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The Huntsman

She would never know me. Not the real me. But she was safe. I had made sure of that. She never could have cared for me as I did for her, anyways. I had no faraway castle to take her to, no charms to win her over. But I loved her all the same, knowing she would never truly be mine.

All my life I had watched the little princess. I found a baby worth so much to an entire kingdom to be intriguing. As she grew, I found myself captivated by the girl herself, rather than her title. She was enchanting. The most beautiful child you could ever hope to meet. I watched from a distance and hoped that someday I might actually meet her, talk with her.

My father had worked for the king my entire life, and when our sovereign finally remarried after his first wife's death the kingdom rejoiced. But it was then that my father began to change. Before, he would come home from a day of working and chop wood, talk with my mother, search out my brother and I, and wrestle us until he had us pinned to the ground. Now he came home and went straight to bed.

I didn't understand what had happened to my father until I was fourteen years old. I was working in the castle kitchens as a dishwiper, when I heard a sudden crash, like that of shattering crockery. I looked around at the rest of the workers to see if they had noticed, but either no one had heard or they simply were not interested. I looked around for someone to tell and settled on a girl about my age who was known to speak her mind freely. Sauntering over to where she stood, I asked her if she had heard the noise. Handing me the plate she was scrubbing, she talked fast, shifting her weight from one leg to the other. "Oh, that? That's just the queen, that is. Likely in one of her moods again. When I first started in the kitchens I thought I could do something to help, I did. Thought I could calm her down. Don't know why, when so many others had tried and failed. She took one look at me and hurled a mirror right at me, she did. Later, some guards came and chopped off all my hair, they did. Said I was doing a service to the queen. It used to be red." It was then that I noticed the scarf she had wrapped around her head. She must have been quite pretty when she had hair.

Over time, I became used to the queen's outbursts. I also began to notice small changes in the princess's appearance. As a child, she was dressed in fine silks and sheltered from the harshness of peasant life. As she began changing into a young woman, however, she started wearing rough, woolen materials and working as though she were a household servant. One day I saw that her hair had been cut short. I wondered why the king seemed to take no notice of this but realized that the king rarely seemed to notice anything anymore. At least, not since the princess's mother had died.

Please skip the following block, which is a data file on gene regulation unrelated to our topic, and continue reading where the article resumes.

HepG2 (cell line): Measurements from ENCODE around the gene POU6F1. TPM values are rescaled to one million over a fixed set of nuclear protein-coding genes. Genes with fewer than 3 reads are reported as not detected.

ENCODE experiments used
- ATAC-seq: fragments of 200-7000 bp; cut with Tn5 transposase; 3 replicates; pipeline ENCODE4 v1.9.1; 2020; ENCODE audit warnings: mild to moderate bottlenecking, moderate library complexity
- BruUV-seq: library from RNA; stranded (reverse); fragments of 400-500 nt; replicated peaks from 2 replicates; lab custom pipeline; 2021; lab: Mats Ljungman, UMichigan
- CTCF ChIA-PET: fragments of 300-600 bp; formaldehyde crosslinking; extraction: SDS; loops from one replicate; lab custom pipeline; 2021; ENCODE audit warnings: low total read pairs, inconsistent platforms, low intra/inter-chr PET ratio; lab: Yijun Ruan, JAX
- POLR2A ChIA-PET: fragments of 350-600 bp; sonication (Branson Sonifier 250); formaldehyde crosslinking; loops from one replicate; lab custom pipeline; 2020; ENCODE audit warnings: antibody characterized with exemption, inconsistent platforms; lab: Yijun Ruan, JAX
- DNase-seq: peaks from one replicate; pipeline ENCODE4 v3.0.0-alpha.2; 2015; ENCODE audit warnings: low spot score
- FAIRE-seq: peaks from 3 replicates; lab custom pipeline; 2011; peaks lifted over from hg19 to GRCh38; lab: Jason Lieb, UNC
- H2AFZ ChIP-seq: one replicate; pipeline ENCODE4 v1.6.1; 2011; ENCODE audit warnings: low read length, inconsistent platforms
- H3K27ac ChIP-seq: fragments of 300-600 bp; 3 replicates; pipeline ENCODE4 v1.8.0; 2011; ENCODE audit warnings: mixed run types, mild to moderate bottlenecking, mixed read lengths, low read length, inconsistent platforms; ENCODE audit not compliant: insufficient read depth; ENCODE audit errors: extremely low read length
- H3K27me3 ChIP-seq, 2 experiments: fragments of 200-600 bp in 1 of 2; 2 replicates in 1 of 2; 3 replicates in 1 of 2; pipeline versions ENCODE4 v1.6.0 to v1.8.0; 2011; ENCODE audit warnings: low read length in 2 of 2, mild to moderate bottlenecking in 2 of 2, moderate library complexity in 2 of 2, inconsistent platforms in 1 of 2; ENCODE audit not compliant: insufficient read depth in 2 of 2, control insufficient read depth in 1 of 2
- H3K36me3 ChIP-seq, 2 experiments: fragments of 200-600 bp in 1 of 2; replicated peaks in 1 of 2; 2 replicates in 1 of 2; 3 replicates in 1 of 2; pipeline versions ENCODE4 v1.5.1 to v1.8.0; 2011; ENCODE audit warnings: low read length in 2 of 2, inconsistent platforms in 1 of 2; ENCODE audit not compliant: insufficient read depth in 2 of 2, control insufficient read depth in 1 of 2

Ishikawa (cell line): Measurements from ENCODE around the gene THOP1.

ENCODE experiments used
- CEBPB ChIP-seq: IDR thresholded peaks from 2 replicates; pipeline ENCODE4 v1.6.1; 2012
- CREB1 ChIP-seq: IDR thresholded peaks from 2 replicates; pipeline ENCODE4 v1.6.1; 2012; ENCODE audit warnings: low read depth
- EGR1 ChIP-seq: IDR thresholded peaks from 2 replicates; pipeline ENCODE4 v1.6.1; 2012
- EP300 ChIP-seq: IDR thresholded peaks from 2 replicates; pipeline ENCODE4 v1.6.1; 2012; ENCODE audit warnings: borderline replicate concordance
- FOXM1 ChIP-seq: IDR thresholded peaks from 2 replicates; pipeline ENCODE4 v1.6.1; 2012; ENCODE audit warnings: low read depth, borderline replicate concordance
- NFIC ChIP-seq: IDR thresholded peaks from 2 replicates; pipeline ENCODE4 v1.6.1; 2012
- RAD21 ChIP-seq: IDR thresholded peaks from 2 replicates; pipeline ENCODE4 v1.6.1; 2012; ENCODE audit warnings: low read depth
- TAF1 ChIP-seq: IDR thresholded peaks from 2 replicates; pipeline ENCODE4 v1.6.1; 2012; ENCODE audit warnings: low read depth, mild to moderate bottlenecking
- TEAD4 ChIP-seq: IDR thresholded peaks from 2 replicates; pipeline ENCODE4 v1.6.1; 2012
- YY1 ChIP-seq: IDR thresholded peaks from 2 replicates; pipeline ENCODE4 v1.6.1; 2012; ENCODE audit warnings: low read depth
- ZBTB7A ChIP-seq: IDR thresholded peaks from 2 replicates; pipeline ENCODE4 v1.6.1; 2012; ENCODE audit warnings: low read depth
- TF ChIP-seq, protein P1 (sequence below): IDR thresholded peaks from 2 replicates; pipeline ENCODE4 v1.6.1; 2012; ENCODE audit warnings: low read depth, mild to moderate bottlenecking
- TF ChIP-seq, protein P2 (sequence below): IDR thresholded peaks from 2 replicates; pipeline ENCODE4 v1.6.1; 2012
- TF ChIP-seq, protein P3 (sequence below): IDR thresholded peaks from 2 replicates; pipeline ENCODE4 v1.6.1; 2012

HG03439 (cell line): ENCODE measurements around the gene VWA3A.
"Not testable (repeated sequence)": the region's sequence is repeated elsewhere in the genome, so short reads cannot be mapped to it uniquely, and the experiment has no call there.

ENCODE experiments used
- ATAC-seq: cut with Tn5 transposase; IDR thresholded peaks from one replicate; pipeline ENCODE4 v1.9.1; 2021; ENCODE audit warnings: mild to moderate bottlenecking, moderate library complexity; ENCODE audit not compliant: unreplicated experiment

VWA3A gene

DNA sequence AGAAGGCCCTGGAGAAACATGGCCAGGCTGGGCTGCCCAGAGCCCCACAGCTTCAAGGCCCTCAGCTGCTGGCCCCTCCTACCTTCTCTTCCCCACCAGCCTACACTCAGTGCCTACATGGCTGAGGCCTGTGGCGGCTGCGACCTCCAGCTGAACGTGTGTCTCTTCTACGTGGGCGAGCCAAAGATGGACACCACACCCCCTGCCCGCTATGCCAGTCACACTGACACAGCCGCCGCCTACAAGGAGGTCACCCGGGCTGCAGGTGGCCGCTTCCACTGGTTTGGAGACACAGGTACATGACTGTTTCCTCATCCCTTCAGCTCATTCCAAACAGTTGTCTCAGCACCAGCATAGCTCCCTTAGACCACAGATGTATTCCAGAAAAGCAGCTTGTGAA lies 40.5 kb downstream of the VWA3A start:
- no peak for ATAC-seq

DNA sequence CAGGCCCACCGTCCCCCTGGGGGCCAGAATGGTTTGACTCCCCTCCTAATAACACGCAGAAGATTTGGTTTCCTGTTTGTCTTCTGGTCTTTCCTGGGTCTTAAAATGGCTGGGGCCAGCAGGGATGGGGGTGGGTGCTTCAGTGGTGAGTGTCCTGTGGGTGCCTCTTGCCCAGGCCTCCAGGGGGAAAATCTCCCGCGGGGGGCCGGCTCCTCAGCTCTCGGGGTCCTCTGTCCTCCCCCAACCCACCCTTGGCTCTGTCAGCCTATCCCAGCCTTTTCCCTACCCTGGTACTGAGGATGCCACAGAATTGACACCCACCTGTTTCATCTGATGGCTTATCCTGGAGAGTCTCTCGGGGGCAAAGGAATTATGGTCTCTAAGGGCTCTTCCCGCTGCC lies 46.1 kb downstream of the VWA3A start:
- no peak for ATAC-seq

Rumors circulated that the queen was responsible for the princess's transformation. It was said that the queen feared her young stepdaughter would surpass her in beauty, although anyone could see that her efforts were not having the desired effect. If anything, the changes inflicted on the princess made her all the more charming.

When I turned twenty-three, my father died, and I took over his position as huntsman. Days became long and hard, for game was not always readily available. Regardless of this fact, though, I was expected to return from each day in the forest with something worthy enough to constitute our sovereigns' meals. One day, in the middle of my fourth month, as much as I searched, I could find nothing but squirrels. I did not want to bring back such paltry game, but I had no choice. When a week had passed and I had received no summons from either sovereign, I began to breathe easy— until I received a message that the queen wished to see me.

I had never met the queen personally, only seen her from afar. Now, I quivered at the thought of all of her attention being focussed on me. A pair of guards escorted me up one of the castle's long, winding staircases. We stopped at a pair of great oak doors that looked like it would take both guards to open. This they did, and I walked between them, tentatively. The guards closed the doors behind me, and I suddenly felt trapped. I took a deep breath, and looked around me. The room was rather dark, with the curtains closed. I scanned the room and saw the queen standing on the far side with her back to me. I didn't know if I should wait for her to acknowledge me or break the silence myself. After standing in the same place awkwardly for several minutes, I finally approached her slowly. I stopped about five feet from were she stood, and, bowing low, uttered the words, "Your majesty."